A 36 years-old patient was admitted to our intensive rehabilitation unit (IRU) to undergo an intensive rehabilitation program after a severe trauma. He unintentionally tumbles from the second floor. Significant extracerebral bleeding was identified and managed by cranial decompression, with severe neurological impairment (minimally conscious state, Coma Recovery Scale-revised 12 points). The patient additionally reported D11 somatic vertebral fracture with paraplegia (ASIA scale A, level D10). He underwent a button-type PEG placement two weeks before uneventfully. No bloody or tarry stools were noticed after the procedure. His past medical history was unremarkable, except for multiple food intolerances (red meat, milk, dairy products, and most vegetables). An abdominal CT performed at admission time showed the tube properly positioned in the stomach (Figure 1
A and Figure 2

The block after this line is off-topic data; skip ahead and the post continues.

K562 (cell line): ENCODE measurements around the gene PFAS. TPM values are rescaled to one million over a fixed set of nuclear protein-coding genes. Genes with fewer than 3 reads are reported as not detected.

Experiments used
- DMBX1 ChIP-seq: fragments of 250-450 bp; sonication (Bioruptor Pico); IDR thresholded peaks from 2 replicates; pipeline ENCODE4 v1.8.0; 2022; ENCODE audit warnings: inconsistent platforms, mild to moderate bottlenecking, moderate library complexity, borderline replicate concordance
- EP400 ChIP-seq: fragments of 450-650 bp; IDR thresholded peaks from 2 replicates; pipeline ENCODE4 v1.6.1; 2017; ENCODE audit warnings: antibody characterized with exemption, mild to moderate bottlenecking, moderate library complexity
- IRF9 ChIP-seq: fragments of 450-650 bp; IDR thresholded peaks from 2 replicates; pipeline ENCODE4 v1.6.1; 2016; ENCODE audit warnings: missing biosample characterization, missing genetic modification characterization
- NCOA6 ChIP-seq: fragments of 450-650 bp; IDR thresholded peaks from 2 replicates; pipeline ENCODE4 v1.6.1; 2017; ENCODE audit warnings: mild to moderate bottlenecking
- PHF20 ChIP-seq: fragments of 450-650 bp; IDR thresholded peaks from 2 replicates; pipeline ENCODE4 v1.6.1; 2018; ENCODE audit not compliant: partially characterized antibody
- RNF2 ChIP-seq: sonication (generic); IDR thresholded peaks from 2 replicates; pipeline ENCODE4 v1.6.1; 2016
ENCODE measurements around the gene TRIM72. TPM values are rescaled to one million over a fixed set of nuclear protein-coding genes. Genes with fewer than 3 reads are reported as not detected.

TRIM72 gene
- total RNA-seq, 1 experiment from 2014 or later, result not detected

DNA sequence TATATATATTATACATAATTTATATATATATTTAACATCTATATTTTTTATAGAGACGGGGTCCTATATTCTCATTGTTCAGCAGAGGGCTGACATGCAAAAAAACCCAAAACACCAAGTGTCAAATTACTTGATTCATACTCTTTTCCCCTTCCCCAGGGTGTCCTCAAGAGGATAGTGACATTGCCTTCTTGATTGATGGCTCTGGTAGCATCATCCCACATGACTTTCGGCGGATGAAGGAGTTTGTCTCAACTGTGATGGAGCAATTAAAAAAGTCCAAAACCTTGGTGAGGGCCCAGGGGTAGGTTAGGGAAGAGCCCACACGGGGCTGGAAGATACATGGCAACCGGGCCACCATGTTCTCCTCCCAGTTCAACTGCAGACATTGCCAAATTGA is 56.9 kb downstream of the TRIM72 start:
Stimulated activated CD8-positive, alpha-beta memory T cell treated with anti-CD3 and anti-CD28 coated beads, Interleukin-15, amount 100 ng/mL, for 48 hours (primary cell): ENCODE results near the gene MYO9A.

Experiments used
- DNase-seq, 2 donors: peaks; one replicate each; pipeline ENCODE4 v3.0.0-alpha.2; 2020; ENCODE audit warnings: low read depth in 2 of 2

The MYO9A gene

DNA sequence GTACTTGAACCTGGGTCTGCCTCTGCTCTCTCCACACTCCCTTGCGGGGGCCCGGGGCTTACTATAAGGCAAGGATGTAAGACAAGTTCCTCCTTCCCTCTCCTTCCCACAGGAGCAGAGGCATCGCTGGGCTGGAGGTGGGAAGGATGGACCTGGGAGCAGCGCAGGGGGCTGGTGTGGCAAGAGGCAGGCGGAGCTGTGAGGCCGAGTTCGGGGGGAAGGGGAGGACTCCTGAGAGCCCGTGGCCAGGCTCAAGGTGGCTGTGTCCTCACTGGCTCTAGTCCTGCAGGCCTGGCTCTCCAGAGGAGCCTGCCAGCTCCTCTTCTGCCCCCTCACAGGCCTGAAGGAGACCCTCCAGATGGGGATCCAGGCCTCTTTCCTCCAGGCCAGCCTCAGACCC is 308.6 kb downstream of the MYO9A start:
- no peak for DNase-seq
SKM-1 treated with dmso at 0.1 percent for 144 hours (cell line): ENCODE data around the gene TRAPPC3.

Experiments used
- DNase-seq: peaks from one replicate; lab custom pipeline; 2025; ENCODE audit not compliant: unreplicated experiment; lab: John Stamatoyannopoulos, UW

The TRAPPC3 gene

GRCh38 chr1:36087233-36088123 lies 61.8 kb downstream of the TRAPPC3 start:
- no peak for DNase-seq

Enteral feeding was well tolerated. Ten days later admission, the onset of watery diarrhea was observed, with more than three deliveries a day. The patient was hemodynamically stable. Physical examination revealed a soft and flat abdomen with normal bowel sounds. At first, the type of industrial feeding and feeding velocity was changed (from pump gavage with flow slowing down to 60 mL/h) with no modifications in the number and quality of evacuations pro/die. In consideration of the multiple antibiotic therapies delivered during the intensive care stay, a Clostridium Difficile toxin stool test was performed with a negative result. Medication potentially causing diarrhea was suspended (for example, pump inhibitors). Stool chemical physical examination was unremarkable, revealing stools of a pulpy consistency, mustard-colored, with numerous bacteria and rare white blood cells. Coprocolture for Shigella and Salmonella spp. gave negative results. Blood tests were within normal range except for hypokaliemia. The fecal calprotectin test resulted in normal. Therapeutic fasting of 48 h for the differential diagnosis between malabsorptive and inflammatory was performed, with the persistence of watery diarrhea. Non-specific diarrhea was supposed. An empiric therapy with diosmectite and the probiotic product was started.